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‘Afghanistan’s economy stable, IS-K threat exists’

‘Afghanistan’s economy stable, IS-K threat exists’

author avatar
22 Jun 2023 - 01:52
‘Afghanistan’s economy stable, IS-K threat exists’
author avatar
22 Jun 2023 - 01:52

KABUL (Pajhwok): UN Secretary General’s Special Representative for Afghanistan Roza Otunbayeva has said that Afghanistan’s economy remained stable, climate change fostered displacement while counter-terrorism situation presented mixed pictured.

Briefing the UN Security Council on situation in Afghanistan she said UN continued to face a complicated situation in Afghanistan.

“The April 5 restrictions against Afghan women working for the United Nations place a question mark over our activities across the country. We have been given no explanations by the de facto authorities for this ban and no assurances that it will be lifted,” she said.

Otunbayeva, who is also head of the UNAMA, asked the ‘Islamic Emirate of Afghanistan’ (IEA) to rescind bans on women  to enable the United Nations to continue its  full support to the people of Afghanistan.

She said The Afghan economy remained stable, albeit at a low equilibrium. The World Bank reported that inflation is declining and the exchange rate remains steady, this was due to the welcome reduction of high-level corruption.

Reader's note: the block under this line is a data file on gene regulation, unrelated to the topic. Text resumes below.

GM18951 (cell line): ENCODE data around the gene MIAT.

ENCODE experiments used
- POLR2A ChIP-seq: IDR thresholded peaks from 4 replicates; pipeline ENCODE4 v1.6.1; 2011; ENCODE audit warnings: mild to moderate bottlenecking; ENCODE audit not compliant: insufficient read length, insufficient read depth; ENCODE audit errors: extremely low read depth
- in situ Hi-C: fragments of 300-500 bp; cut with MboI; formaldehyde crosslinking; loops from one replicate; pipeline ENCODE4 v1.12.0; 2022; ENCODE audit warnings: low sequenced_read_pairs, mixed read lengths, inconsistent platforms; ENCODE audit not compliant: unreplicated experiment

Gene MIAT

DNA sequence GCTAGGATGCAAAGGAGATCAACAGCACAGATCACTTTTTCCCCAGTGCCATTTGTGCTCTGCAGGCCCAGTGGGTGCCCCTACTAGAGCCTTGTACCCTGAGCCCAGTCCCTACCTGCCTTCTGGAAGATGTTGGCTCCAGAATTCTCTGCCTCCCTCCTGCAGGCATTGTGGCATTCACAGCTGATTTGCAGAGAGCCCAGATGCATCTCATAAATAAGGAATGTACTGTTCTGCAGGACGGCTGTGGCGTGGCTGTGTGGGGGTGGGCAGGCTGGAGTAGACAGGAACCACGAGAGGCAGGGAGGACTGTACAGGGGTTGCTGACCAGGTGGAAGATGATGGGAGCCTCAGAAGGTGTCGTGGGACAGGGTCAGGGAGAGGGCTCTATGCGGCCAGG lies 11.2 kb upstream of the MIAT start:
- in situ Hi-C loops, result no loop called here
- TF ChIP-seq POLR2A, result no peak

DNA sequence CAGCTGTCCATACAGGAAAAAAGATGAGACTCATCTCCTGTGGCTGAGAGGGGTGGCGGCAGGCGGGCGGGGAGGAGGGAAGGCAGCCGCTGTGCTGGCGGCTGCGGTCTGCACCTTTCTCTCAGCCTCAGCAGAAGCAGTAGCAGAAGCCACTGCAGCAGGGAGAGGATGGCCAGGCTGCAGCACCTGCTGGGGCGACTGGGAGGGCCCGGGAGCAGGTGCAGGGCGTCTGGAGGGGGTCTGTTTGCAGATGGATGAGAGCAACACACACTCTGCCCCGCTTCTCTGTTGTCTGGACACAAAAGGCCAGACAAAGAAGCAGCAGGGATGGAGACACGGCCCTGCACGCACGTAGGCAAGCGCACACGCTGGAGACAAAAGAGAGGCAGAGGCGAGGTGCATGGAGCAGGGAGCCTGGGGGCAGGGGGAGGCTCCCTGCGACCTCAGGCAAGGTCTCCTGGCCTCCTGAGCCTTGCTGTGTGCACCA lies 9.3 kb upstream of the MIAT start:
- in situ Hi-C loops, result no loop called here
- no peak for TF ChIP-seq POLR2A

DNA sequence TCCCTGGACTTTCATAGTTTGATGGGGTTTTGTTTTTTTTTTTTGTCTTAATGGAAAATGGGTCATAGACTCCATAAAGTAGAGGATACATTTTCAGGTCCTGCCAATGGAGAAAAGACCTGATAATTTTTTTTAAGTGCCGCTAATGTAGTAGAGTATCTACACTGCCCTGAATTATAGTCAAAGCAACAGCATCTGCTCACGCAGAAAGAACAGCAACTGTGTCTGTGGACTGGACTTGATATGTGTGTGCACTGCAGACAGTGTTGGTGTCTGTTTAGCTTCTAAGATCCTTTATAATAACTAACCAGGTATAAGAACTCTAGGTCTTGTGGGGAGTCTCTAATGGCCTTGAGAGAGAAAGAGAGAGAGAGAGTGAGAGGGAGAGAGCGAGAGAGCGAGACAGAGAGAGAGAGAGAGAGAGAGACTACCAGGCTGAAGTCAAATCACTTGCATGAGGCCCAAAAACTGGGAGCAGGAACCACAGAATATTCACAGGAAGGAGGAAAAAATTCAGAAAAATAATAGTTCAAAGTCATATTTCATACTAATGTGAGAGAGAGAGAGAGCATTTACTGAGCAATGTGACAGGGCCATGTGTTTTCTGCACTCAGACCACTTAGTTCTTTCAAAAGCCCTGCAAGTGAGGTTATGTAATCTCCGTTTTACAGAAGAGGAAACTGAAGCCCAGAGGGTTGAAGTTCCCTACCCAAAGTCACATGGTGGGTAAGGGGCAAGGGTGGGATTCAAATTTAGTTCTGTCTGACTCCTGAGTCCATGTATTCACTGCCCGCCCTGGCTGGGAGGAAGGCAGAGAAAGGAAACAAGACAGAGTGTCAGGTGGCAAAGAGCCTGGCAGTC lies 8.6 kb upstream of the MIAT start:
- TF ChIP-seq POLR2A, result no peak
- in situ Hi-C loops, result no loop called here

The IEA authorities continue to report the collection of sufficient revenues to finance government operations, including paying civil service salaries. These include, according to the de facto authorities, some 500,000 who were working under the Republic.

 

On counter-terrorism the picture was mixed, the UNAMA head said, adding the IEA authorities made concerted efforts to counter ISIL-KP. Despite this, attacks targeting both the IEA authorities and the civilian population have taken place.

Most recently in Badakhshan on 6 and 8 June, two attacks targeting the de facto authorities killed and wounded at least 63 people, including 14 killed, 49 wounded, the majority of whom were civilians. Both attacks were claimed by IS-K.

Referring to Afghanistan’s vulnerability to climate change she said years of drought have compounded the effects of conflict and poverty.

Climate change was fostering population displacements inside Afghanistan that could be destabilizing.

In order to address Afghanistan’s lack of water and consequent food insecurity, the IEA authorities have begun digging a canal that will divert waters from the northern Amu Darya river, raising the concerns of neighbouring countries.

Overall the need to mitigate the effects of climate change requires a more specific dialogue between the de facto authorities and the international community.

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